Invigorate marketing efforts at your library


Innovative, part of Clarivate™, celebrates Library Marketing Month every November. In November 2023, we hosted marketing expert Cordelia Anderson of Cordelia Anderson Consulting for a webinar on “Shifting to an Integrated Marketing Strategy.” 

Getting started 

For libraries that don’t yet have a marketing plan, Anderson offers the suggestion of starting small – set a goal of a certain number of attendees at an upcoming event, a circulation goal for items in a new exhibit, or a monetary goal for a fundraiser.  

Having a plan not only gives you a roadmap for the current project; it can also help to clarify your priorities so you are better able to say no to projects that don’t further your current goal. 

Kinds of messages 

The messages you share as part of your marketing generally fall into the following categories: 

  • Foundational – Messaging about the library and your mission. 
  • Service – The services that your libraries offer, including locations and facilities. 
  • Seasonal – What’s happening this season.  
  • Impact – how we make a difference – looking back with stats, stories about the library’s impact. 

Elements of an effective message 

Start with the basics: Who is your audience? What are you promoting?  When is it happening? Where is it happening? Why are you having the event/exhibit you are promoting? 

The last question, “why,” may not be something you share on your public posts, but it will help clarify your priorities—e.g., identifying the “why” may help when you are asking for funding, as it can help answer questions about the need being served by your services or programming. 

Integrating your marketing plan 

So, what does an integrated marketing plan look like?  

Anderson quoted the Adobe Experience Cloud Blog in describing integrated marketing as “delivering a unified message across all the marketing channels.”  

There are several possible channels for getting the word out, and your messaging—with each of the elements above—on each channel should be consistent. 

Anderson talked about the PESO model coined by Gini Dietrich, which describes the main channels used for marketing: Paid, Earned, Shared/Social, and Owned.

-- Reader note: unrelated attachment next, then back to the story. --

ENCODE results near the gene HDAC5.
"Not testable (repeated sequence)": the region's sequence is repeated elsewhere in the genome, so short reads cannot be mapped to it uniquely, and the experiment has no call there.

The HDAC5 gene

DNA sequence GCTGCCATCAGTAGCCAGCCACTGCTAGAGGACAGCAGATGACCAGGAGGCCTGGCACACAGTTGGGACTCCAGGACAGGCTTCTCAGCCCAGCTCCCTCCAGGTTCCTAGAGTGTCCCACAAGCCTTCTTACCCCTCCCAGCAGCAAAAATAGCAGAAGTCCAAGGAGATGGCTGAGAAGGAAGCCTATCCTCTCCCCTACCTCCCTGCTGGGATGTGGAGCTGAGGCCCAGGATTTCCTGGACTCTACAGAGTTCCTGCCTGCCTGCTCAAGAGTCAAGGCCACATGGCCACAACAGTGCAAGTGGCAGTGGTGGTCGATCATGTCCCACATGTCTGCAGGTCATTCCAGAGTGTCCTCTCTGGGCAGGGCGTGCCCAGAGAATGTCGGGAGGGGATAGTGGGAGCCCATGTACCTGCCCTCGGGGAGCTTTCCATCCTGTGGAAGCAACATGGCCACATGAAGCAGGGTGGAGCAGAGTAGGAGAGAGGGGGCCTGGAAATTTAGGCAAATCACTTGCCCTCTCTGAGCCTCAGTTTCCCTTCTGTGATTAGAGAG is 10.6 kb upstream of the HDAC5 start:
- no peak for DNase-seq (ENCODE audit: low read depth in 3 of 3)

• Paid – Includes paid advertising, such as ads in a local newspaper or on social media.  
  • Earned – Media that chooses to share your message, like a local newspaper publishing your press release, or news coverage of a library event in the local newspaper, podcast or TV show.  
  • Shared or Social – Sharing your message on social media.  
  • Owned – The library’s own assets such as the library’s website, email newsletter, blog, bulletin board, etc. 

Summing up 

“Marketing is about serving the needs and wants of the people that you serve,” says Anderson.  

Anderson encourages following the four steps of Research, Planning, Implementation, and Evaluation when creating an integrated marketing plan. Document your audience, create measurable objectives, develop your messaging, and make a record of the strategies and tactics you use. 

Going further 

This is only a selection of advice; check out the webinar recording for more information: Webinar: Shifting to an Integrated Marketing Strategy 

Cordelia Anderson is author of “Library Marketing and Communications: Strategies to Increase Relevance and Results.” You can learn more about Cordelia at

Cordelia will be joining Innovative again on February 6, 2024 for the webinar Promote more than programs with Cordelia Anderson. Click to register!


Still getting oriented in library marketing? Innovative also recently hosted marketing expert Kathy Dempsey, author of “The Accidental Library Marketer.” Her webinar on Marketing 101 for Librarians is available on demand here. Find out more about Kathy at

If you’re interested in learning more about Vega Promote, Innovative’s email marketing tool, or other Innovative solutions, contact us for a demo